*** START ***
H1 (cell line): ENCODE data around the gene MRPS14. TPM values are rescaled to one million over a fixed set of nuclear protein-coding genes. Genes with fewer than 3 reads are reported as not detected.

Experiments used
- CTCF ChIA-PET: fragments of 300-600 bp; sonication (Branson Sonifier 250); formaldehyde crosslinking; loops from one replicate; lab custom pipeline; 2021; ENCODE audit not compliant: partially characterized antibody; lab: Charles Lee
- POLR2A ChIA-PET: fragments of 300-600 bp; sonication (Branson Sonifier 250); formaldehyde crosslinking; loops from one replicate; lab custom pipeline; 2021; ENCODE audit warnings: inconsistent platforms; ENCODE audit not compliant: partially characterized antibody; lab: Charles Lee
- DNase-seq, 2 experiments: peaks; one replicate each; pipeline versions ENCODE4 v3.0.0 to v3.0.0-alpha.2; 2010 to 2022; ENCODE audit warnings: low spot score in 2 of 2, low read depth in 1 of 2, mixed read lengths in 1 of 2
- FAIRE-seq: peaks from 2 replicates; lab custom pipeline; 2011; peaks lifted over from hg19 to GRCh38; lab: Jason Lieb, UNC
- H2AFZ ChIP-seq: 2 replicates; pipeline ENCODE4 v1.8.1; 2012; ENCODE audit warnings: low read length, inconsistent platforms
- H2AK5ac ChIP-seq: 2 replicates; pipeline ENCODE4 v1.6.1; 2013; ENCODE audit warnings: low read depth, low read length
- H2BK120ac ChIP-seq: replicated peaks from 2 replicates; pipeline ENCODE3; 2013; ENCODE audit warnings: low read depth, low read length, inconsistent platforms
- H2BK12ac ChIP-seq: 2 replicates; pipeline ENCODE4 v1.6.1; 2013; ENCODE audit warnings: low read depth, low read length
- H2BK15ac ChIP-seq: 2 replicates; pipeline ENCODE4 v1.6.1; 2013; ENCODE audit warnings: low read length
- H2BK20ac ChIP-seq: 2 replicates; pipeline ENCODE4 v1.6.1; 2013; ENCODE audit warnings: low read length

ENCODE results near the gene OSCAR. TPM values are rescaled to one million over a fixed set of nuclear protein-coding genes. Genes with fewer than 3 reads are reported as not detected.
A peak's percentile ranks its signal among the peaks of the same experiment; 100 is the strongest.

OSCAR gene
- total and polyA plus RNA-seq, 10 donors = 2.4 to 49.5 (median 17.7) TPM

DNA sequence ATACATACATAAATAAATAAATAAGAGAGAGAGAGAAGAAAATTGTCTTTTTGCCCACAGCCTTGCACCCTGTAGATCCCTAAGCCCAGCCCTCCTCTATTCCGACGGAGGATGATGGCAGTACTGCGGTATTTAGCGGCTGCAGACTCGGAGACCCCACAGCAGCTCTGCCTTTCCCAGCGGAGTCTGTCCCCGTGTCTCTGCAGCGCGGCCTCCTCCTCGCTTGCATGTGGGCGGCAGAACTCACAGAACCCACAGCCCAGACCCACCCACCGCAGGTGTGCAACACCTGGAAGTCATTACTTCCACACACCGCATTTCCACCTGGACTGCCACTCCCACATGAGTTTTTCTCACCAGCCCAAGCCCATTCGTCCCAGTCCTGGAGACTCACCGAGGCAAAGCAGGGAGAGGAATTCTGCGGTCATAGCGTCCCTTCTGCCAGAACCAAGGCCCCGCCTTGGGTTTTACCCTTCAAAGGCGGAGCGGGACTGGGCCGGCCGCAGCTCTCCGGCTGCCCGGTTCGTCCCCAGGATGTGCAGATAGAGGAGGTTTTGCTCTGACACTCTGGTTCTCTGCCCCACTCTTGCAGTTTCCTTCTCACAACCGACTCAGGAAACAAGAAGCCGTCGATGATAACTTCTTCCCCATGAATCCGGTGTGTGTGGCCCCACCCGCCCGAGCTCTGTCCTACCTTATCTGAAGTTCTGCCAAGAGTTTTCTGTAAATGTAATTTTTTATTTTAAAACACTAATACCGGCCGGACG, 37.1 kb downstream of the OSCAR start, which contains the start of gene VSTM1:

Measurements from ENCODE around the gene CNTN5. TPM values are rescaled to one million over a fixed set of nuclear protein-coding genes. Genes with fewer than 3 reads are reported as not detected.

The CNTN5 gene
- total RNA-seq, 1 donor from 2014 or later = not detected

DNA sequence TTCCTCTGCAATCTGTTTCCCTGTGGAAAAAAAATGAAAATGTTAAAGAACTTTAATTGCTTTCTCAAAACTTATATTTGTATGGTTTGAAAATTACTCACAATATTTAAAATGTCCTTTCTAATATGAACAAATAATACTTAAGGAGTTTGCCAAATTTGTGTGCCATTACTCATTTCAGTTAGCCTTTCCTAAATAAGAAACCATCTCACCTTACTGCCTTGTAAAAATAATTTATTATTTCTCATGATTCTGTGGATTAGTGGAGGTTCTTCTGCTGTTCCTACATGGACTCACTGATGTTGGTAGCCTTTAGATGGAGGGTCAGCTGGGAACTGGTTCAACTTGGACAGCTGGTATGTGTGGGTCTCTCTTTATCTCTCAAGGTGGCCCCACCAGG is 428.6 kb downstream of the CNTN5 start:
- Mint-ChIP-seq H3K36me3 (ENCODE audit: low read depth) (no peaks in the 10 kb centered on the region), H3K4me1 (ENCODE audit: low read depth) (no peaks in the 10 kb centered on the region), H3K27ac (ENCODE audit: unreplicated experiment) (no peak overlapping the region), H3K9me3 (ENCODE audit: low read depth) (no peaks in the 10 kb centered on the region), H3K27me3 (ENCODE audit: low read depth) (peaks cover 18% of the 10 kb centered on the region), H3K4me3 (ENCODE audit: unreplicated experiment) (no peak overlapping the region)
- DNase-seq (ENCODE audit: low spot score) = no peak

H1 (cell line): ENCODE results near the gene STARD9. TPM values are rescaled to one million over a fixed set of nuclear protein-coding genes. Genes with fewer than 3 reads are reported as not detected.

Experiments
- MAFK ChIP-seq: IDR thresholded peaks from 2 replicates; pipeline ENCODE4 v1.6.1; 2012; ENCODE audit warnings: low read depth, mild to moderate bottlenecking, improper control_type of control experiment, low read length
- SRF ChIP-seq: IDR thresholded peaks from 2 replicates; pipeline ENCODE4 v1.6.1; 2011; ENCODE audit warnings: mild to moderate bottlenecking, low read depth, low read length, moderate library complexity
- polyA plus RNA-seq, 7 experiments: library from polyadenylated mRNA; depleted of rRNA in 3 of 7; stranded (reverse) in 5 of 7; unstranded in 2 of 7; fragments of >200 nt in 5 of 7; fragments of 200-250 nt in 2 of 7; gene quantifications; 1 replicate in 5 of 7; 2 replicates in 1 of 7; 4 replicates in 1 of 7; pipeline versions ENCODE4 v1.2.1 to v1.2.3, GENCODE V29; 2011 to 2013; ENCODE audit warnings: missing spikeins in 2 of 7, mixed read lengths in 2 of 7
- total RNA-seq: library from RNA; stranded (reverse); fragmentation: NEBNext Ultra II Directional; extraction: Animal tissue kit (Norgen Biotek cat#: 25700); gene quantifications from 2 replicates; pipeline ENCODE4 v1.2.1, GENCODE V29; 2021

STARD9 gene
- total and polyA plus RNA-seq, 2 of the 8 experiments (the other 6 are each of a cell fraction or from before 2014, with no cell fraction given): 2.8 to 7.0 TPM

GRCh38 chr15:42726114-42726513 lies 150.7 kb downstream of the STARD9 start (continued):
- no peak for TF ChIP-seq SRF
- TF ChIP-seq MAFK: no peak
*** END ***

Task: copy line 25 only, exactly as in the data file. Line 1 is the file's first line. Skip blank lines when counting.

Experiments